Manhattan Legends

The clock was winding down for Manhattan at the quarterfinals of the Metro Atlantic Athletic Conference Tournament, and with it, so was the men’s basketball season.

The dream and the quest to become just the third team in MAAC history to win three consecutive titles was about to be over at the hands of the Siena Saints. The streak of playing in three consecutive championship games, the last two, which resulted in championship victories, was close to being terminated.

A foul was called in the last 25 seconds. Shane Richards checked out and hugged head coach Steve Masiello.

“Thank you seniors,” Manhattan’s fans chanted.

Six seconds later, another foul. RaShawn Stores left the game and like his teammate, embraced his head coach.

“Thank you seniors,” the fans chanted again.

The clock hit zero. The season had expired, and so did the careers of Richards and Stores, two of the winningest players to put on a Manhattan uniform.

With the loss to Siena, Richards and Stores ended their illustrious collegiate careers, which have seen them gain both individual and team success, and have been rivaled by few players in program history.

“Five years ago when we came here, they came here with no vision,” Masiello said of Richards and Stores. “They came and we hadn’t accomplished anything. … I think if you evaluate it five years later, 9-2 with these guys in MAAC Tournaments, two MAAC Tournament championships, three seasons of postseason play, obviously you want to get a third. … Obviously we wanted to win tonight. Obviously we wanted to win this tournament, but it’s tough to do it every year.”

RaShawn Stores, in the final collegiate game of his career, embraces Steve Masiello. Photo by Kevin Fuhrmann.

When Stores and Richards committed to Manhattan, they did so on blind faith. Manhattan had had very little success in the MAAC, and had not won a tournament since 2004. But both Stores and Richards placed their trust in Masiello, who had a vision for the program and wanted both to be a part of it.

“I have trust in coach Mas since I stepped in that office on day one,” Stores said. “I just thank God for putting him in my life because I don’t know where I’d be at right now.”

Right out of the gate, Richards and Stores validated Masiello’s faith in them, showing signs of the players they would become. Both had superb rookie seasons, which resulted in an All-MAAC Rookie selection for Stores in 2012-2013 and a share of the Rookie of the Year Award for Richards in the same year.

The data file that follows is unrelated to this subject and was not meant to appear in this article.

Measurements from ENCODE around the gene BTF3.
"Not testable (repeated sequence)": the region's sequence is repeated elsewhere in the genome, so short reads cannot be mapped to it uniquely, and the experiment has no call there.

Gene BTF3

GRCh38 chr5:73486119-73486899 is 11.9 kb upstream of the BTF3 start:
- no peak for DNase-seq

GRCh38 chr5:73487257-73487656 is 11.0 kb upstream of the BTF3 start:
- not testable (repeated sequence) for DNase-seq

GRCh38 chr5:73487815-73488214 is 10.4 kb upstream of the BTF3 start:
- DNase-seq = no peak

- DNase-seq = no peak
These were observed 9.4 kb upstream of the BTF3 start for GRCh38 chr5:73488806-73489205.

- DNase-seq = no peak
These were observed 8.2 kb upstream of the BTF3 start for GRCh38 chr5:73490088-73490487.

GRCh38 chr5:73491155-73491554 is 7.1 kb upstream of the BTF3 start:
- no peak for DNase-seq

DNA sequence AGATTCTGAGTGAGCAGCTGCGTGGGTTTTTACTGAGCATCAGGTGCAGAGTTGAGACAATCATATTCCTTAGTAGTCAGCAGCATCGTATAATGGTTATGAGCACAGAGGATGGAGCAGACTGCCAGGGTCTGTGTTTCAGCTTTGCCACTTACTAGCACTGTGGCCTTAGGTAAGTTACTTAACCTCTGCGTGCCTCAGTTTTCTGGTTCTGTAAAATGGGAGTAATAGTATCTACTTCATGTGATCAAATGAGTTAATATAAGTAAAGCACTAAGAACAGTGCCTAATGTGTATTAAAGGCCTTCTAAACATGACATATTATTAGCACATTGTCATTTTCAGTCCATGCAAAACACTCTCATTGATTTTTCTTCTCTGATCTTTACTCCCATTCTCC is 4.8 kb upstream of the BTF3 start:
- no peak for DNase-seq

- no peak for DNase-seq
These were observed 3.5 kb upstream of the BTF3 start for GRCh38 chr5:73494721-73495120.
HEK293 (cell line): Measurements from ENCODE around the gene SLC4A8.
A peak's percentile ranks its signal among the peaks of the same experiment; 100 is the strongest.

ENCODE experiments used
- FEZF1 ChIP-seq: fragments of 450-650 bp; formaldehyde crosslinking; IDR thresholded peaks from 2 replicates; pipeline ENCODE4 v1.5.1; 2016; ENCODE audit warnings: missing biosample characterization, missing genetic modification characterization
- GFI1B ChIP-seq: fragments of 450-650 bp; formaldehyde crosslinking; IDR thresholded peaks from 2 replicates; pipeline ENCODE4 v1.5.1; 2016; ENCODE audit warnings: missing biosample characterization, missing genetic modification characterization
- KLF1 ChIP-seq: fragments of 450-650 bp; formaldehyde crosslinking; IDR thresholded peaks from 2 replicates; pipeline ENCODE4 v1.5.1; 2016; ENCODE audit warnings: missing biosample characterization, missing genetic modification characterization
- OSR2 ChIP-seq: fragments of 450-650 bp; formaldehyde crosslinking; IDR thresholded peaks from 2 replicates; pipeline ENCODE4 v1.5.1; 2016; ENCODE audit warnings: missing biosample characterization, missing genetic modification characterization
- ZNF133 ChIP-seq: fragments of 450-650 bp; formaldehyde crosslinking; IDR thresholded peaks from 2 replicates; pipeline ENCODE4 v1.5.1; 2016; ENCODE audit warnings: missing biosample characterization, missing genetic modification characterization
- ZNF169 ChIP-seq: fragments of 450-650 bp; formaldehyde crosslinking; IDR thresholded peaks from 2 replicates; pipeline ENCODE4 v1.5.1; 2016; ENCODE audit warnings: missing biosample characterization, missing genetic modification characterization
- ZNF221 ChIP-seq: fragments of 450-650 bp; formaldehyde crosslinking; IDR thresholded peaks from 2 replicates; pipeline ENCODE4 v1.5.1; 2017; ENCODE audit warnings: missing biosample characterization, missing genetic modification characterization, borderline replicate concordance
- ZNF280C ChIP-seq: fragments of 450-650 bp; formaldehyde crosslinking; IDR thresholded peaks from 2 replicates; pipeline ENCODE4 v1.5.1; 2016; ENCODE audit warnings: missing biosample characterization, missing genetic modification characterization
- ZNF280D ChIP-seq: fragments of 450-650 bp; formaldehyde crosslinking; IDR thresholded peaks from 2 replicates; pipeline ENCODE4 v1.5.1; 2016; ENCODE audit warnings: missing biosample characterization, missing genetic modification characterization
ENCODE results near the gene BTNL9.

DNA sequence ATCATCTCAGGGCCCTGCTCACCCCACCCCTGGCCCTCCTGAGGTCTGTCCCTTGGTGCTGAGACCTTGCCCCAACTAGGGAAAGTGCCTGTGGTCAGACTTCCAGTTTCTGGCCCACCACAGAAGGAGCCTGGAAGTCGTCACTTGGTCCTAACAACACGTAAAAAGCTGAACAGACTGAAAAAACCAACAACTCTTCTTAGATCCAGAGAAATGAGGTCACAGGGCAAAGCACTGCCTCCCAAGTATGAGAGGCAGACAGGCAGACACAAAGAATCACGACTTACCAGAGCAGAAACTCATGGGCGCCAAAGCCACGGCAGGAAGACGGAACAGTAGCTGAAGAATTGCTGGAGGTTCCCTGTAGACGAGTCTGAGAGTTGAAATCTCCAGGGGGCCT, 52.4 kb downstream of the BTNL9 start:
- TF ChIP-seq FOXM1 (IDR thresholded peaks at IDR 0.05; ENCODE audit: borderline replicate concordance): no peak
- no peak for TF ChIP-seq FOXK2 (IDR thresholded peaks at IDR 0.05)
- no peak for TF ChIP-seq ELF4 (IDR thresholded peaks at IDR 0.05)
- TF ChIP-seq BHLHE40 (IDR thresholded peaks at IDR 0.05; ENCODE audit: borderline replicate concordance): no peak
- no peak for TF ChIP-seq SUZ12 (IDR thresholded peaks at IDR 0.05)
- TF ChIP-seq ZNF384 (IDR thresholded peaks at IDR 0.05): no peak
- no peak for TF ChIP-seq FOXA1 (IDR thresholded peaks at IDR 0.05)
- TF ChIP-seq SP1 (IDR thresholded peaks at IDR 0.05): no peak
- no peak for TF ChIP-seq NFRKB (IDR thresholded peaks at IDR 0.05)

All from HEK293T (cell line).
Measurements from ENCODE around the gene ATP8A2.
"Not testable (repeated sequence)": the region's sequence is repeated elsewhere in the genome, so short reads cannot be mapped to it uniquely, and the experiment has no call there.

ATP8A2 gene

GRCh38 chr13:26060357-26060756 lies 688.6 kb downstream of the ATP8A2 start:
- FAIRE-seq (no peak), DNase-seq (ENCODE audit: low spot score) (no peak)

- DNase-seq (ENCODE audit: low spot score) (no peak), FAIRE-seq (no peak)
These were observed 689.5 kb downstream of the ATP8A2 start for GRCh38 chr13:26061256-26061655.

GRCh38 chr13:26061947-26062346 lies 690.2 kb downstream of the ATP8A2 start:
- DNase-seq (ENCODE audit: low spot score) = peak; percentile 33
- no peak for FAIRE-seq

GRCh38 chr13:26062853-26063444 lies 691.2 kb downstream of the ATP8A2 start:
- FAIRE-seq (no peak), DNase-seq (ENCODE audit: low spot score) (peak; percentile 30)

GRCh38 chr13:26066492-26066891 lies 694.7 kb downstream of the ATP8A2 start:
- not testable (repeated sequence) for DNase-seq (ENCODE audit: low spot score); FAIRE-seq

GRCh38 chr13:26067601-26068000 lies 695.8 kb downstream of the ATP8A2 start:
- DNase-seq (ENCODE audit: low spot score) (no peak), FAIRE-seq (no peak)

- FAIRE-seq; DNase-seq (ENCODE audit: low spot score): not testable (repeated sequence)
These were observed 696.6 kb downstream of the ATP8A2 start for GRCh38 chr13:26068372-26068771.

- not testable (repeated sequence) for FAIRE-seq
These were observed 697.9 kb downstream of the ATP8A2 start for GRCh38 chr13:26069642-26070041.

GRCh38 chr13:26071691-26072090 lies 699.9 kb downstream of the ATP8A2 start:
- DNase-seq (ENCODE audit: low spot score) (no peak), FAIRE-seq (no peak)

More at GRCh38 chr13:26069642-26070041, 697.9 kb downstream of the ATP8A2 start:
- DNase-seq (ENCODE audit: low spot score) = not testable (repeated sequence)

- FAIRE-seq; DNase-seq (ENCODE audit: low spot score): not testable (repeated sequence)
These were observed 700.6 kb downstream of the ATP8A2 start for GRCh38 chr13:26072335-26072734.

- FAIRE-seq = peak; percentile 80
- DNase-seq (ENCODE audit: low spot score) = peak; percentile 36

Yet despite the early individual success for the players, it was their contributions to the team’s accomplishments that they were most notable for.

“If you told me four years from now we’d be back-to-back champions and would’ve had the career that I’ve had here, I wouldn’t believe it,” Richards said. “Obviously, I’ll take it as well. … These guys are my brothers and I’ve made a lot of great friends and a lot friendships that are going to last forever.”

Shane Richards leaves Manhattan as the school’s all-time 3-point king and in the top ten in points. Photo by Kevin Fuhrmann.

The duo transitioned from being contributors on the squad early in their careers, to the main pieces and the glue of the team. This past season, Richards and Stores were the leaders of the team, and served as the veteran voices for the younger players on the squad.

“Having Shane and RaShawn helps you learn a lot how to be leaders because they’ve won before,” Tyler Wilson, Manhattan’s junior guard said. “Us coming up, following them, you learn a lot, so we just have to take what they taught to us and add to them.”

Following the loss to Siena, Stores held his head high. The senior had been a part of three consecutive championship games. Had won the last two, and had culminated a memorable career at Manhattan.

All he had left to do was give advice to Rich Williams and Wilson, who will constitute Manhattan’s senior class next season and will be the team leaders.

“After the loss tonight, I went in there and told them ‘keep their heads up’,” Stores said was his message to Williams and Wilson. “There’s no reason to be down. Shane [Richards] and I won. We won. It’s your time now.”

Richards leaves Manhattan as the all-time 3-point leader with 312 in his career. The 6-foot-5 forward also ranks eight in school history with 1,472 points. Manhattan’s 3-point king entered Manhattan after not receiving any scholarship offers to play Division 1 basketball, and exits as an All-MAAC First Team selection.

Stores will be remembered for his big-shot making ability, veteran savvy and defensive tenacity. The senior had a knack for drawing key offensive fouls in significant games, and was more often than not relied on to take and make important shots. Although the 5-foot-11 guard sacrificed individual success for the good of the team, he was consistently among the MAAC leaders in 3-point percentage, steals and assists.

And while Richards and Stores leave with individual resumes rivaled by few in Manhattan history, their simple presence is what stands out. Richards and Stores were around for the resurgence of Manhattan’s basketball program, and it is for that that Masiello is most grateful for.

“You look what these guys have accomplished,” Masiello said, “and more importantly, the people they are and how they went about it, what they’ve meant to each other. We wouldn’t have a Rich Williams in this program if it’s not for RaShawn and Shane. Tyler wouldn’t be here, Zane [Waterman] and Calvin [Crawford]. You’ve got to have good character to get character. These guys understand that. They’re two of the greatest to ever wear the green and white.”